This book is an introduction to information and coding theory at the graduate or advanced undergraduate level. It assumes a basic knowledge of probability and modern algebra, but is otherwise self- contained. The intent is to describe as clearly as possible the fundamental issues involved in these subjects, rather than covering all aspects in an encyclopedic fashion. The first quarter of the book is devoted to information theory, including a proof of Shannon's famous Noisy Coding Theorem. The remainder of the book is devoted to coding theory and is independent of the information theory portion of the book. After a brief discussion of general families of codes, the author discusses linear codes (including the Hamming, Golary, the Reed-Muller codes), finite fields, and cyclic codes (including the BCH, Reed-Solomon, Justesen, Goppa, and Quadratic Residue codes). An appendix reviews relevant topics from modern algebra.
This book is intended to introduce coding theory and information theory to undergraduate students of mathematics and computer science. It begins with a review of probablity theory as applied to finite sample spaces and a general introduction to the nature and types of codes. The two subsequent chapters discuss information theory: efficiency of codes, the entropy of information sources, and Shannon's Noiseless Coding Theorem. The remaining three chapters deal with coding theory: communication channels, decoding in the presence of errors, the general theory of linear codes, and such specific codes as Hamming codes, the simplex codes, and many others.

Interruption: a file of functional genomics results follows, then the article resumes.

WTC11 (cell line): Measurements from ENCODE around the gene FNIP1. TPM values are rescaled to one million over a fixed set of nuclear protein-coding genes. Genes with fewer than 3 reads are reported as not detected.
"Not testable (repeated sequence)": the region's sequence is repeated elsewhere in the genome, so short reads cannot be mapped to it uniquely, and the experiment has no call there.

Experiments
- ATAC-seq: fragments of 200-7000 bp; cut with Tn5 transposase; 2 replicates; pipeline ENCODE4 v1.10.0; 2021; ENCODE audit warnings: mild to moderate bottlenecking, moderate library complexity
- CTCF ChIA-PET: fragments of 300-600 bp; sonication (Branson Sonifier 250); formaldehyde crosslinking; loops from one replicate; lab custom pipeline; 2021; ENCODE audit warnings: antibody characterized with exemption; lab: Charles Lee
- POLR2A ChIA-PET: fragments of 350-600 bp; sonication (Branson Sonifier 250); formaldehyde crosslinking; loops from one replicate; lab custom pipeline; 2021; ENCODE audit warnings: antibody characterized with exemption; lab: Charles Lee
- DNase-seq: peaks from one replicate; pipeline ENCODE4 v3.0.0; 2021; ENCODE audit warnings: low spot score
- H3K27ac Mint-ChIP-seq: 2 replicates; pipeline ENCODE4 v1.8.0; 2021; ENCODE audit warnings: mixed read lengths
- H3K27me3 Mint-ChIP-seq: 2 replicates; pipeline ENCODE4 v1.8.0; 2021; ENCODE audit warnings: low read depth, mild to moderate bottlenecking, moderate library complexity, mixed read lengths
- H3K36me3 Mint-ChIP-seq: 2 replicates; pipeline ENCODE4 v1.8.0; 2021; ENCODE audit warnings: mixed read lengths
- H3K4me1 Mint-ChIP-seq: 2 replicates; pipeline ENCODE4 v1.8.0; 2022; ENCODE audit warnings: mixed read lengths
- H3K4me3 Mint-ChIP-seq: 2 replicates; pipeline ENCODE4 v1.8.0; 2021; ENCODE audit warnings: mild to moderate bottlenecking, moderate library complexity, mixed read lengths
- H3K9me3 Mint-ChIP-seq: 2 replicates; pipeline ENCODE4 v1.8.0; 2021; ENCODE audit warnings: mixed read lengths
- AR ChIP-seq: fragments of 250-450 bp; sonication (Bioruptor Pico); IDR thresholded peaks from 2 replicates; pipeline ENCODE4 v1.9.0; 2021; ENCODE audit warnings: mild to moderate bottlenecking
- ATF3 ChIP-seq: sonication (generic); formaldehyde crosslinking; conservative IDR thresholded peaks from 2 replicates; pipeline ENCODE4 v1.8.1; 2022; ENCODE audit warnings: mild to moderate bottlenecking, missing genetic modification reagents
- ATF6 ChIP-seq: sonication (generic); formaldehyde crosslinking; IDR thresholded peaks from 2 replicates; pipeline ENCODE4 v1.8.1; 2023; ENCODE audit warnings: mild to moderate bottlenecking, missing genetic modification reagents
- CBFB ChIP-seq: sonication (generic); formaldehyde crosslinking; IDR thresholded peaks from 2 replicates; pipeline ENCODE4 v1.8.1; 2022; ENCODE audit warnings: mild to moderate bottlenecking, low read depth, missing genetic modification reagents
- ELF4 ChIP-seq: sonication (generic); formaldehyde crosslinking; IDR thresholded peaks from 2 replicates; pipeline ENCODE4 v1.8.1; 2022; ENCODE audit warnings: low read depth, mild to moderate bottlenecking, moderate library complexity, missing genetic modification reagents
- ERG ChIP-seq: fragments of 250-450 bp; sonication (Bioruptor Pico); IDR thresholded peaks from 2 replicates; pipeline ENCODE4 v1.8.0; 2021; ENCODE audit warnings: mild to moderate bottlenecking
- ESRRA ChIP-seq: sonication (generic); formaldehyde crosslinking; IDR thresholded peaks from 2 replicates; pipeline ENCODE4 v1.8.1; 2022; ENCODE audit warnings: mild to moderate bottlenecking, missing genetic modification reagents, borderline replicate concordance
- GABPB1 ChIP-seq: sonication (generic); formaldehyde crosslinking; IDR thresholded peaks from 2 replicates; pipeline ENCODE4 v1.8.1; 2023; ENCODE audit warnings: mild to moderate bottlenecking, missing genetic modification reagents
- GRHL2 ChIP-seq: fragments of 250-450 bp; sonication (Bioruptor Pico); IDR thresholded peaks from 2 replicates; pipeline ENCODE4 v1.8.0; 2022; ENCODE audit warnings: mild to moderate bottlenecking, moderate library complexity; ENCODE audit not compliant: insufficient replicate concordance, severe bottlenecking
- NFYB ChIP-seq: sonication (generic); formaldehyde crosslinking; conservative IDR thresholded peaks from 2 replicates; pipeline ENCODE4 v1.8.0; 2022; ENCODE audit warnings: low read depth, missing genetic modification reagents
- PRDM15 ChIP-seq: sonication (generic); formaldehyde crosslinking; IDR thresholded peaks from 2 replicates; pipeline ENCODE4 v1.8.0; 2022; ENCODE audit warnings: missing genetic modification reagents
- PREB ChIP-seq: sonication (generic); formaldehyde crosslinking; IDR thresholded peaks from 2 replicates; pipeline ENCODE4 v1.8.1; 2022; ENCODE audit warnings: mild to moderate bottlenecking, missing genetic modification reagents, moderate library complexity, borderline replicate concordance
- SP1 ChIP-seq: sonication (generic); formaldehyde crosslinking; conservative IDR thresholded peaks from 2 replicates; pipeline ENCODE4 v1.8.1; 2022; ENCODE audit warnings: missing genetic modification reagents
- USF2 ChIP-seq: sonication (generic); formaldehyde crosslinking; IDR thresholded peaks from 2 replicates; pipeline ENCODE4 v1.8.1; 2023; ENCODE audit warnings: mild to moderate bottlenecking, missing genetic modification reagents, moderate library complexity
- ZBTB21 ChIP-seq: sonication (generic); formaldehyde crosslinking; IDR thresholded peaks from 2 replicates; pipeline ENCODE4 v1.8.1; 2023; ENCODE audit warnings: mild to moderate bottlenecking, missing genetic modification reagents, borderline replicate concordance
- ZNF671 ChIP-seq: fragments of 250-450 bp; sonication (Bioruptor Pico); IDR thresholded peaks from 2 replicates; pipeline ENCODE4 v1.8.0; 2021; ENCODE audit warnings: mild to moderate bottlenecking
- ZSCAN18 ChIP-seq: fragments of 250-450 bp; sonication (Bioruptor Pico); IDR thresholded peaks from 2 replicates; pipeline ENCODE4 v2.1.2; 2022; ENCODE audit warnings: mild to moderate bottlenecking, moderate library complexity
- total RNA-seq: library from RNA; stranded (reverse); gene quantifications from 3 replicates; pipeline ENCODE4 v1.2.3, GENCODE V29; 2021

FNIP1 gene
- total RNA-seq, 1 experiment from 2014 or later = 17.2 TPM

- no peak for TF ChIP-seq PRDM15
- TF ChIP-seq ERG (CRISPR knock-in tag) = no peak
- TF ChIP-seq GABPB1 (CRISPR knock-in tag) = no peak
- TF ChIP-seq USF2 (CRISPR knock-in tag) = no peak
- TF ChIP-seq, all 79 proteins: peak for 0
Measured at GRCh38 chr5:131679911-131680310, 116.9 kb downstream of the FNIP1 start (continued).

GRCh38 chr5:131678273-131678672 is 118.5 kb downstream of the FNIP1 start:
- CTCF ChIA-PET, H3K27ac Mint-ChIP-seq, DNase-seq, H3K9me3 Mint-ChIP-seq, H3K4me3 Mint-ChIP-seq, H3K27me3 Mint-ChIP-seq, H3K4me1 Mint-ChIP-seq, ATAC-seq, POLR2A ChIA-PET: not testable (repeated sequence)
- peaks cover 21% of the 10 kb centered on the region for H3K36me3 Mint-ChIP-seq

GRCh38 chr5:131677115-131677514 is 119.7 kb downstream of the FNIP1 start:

This text is an elementary introduction to information and coding theory. The first part focuses on information theory, covering uniquely decodable and instantaneous codes, Huffman coding, entropy, information channels, and Shannon’s Fundamental Theorem. In the second part, linear algebra is used to construct examples of such codes, such as the Hamming, Hadamard, Golay and Reed-Muller codes. Contains proofs, worked examples, and exercises.
This book is an evolution from my book A First Course in Information Theory published in 2002 when network coding was still at its infancy. The last few years have witnessed the rapid development of network coding into a research ?eld of its own in information science. With its root in infor- tion theory, network coding has not only brought about a paradigm shift in network communications at large, but also had signi?cant in?uence on such speci?c research ?elds as coding theory, networking, switching, wireless c- munications,distributeddatastorage,cryptography,andoptimizationtheory. While new applications of network coding keep emerging, the fundamental - sults that lay the foundation of the subject are more or less mature. One of the main goals of this book therefore is to present these results in a unifying and coherent manner. While the previous book focused only on information theory for discrete random variables, the current book contains two new chapters on information theory for continuous random variables, namely the chapter on di?erential entropy and the chapter on continuous-valued channels. With these topics included, the book becomes more comprehensive and is more suitable to be used as a textbook for a course in an electrical engineering department.
Focusing on both theory and practical applications, this volume combines in a natural way the two major aspects of information representation--representation for storage (coding theory) and representation for transmission (information theory).
A concise, easy-to-read guide, introducing beginners to the engineering background of modern communication systems, from mobile phones to data storage. Assuming only basic knowledge of high-school mathematics and including many practical examples and exercises to aid understanding, this is ideal for anyone who needs a quick introduction to the subject.